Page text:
Founded in 2013, Feedback has generated outsized impact over our short history. Here are six ways we’ve changed the game over the past few years:
1. Secured major victories on supermarket practice on food waste
After many years of research, campaigning and engagement with industry, including our Supermarket Food Waste Scorecard, our work has led to the former CEO of Tesco calling for mandatory food waste reporting to tackle climate change, stating “It’s time to get serious about food waste in fight against global heating.” Feedback’s role has been to catalyse public awareness and foster demand for action on food waste; our work has been credited by our allies as integral to raising the ambitions of UK businesses on food waste.
2. Leading the charge on the urgent need to divest from Big Livestock
Industrial meat and dairy, or ‘Big Livestock’, pose a significant threat to our environment, our health and our future. And just like the fossil fuel industry, these big companies are created and supported by global finance. The steaks are high. It’s time we called a halt to Big Livestock.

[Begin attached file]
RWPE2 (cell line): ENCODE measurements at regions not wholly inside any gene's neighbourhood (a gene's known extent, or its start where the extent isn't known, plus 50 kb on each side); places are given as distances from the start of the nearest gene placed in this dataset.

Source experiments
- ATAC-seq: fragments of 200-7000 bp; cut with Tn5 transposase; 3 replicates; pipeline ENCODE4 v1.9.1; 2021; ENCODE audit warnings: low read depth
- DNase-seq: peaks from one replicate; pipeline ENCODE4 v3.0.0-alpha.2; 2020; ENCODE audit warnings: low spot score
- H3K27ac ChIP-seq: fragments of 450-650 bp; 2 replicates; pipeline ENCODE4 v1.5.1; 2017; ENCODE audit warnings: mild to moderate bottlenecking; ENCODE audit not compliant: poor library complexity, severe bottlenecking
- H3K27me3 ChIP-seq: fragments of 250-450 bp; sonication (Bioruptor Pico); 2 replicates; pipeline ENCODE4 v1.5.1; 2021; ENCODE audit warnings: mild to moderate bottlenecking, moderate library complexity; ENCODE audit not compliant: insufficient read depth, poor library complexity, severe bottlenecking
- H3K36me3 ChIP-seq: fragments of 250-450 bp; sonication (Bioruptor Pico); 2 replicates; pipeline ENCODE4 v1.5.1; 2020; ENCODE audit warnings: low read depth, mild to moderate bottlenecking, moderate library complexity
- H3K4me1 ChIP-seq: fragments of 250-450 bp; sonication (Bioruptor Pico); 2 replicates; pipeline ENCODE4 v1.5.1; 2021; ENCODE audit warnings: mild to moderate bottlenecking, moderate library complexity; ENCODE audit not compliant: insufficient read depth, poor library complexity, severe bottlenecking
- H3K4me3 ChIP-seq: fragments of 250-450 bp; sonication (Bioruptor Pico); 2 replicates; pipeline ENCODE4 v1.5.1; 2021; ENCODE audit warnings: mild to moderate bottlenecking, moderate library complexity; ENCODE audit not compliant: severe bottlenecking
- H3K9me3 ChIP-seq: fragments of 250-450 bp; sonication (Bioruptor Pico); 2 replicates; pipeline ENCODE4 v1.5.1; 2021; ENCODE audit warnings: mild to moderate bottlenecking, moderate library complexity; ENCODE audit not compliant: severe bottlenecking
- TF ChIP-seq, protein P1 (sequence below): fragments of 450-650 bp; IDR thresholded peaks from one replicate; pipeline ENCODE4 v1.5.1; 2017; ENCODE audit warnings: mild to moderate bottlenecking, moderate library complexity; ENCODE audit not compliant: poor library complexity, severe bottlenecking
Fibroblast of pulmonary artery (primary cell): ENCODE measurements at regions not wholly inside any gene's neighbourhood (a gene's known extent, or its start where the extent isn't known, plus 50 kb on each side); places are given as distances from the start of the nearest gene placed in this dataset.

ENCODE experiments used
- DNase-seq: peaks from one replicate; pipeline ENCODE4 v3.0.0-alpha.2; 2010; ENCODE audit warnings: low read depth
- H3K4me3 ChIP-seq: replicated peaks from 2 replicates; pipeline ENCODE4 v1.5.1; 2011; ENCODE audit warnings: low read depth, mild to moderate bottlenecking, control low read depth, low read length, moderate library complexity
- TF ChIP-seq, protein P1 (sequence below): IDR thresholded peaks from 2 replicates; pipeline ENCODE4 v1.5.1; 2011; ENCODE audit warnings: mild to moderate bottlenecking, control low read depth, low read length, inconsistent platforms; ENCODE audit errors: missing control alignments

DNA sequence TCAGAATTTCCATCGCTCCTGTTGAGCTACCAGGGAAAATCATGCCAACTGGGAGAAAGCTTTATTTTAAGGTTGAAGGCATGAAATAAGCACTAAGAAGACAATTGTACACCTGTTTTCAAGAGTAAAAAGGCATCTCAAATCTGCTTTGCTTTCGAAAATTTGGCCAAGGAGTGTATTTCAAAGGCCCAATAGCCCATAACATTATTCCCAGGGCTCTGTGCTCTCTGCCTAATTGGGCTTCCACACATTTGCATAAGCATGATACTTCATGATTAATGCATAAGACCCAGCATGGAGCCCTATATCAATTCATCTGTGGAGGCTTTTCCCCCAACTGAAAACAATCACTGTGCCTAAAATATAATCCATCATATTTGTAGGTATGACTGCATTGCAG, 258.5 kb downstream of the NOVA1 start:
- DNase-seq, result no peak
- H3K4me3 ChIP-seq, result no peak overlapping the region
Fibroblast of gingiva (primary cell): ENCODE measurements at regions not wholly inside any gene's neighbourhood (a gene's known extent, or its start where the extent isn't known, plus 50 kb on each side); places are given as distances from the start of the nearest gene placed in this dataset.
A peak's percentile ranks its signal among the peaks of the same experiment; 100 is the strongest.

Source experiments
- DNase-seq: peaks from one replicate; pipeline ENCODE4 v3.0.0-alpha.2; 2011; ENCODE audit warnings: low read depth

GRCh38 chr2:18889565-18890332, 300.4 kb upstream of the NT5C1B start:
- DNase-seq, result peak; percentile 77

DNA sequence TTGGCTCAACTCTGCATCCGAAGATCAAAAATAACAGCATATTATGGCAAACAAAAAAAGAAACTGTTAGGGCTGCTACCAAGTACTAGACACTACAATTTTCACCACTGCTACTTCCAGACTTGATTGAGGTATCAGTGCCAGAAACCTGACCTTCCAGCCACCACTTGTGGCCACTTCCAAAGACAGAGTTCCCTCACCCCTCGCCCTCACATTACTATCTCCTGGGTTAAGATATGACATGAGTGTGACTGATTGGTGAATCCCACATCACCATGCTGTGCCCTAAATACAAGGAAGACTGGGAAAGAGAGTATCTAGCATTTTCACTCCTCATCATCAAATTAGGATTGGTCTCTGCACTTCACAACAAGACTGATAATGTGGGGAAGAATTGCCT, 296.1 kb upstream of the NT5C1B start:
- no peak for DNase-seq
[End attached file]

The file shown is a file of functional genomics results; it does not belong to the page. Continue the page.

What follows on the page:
As part of our Big Livestock campaign, we launched two impactful reports: It’s Big Livestock Versus the Planet and Butchering the Planet. We also conducted a comprehensive study of private sector funding and publicly exposed these funding sources. We have worked with the Bureau of Investigative Journalism and Mongabay to expose the public sector finance behind industrial meat and dairy.
3. Making waves in the aquaculture world
Our Fishy Business campaign investigates the natural resources – in particular wild caught fish – which underpin the Scottish farmed salmon industry and the implications for the industry’s sustainability. We have published three in-depth research reports exploring the role of fed aquaculture in a sustainable food system. Through this work, we have worked with Michelin-starred chef Merlin Labron-Johnson and have collaborated with organisations such as Compassion in World Farming and Slow Fish.
4. Putting food on the climate agenda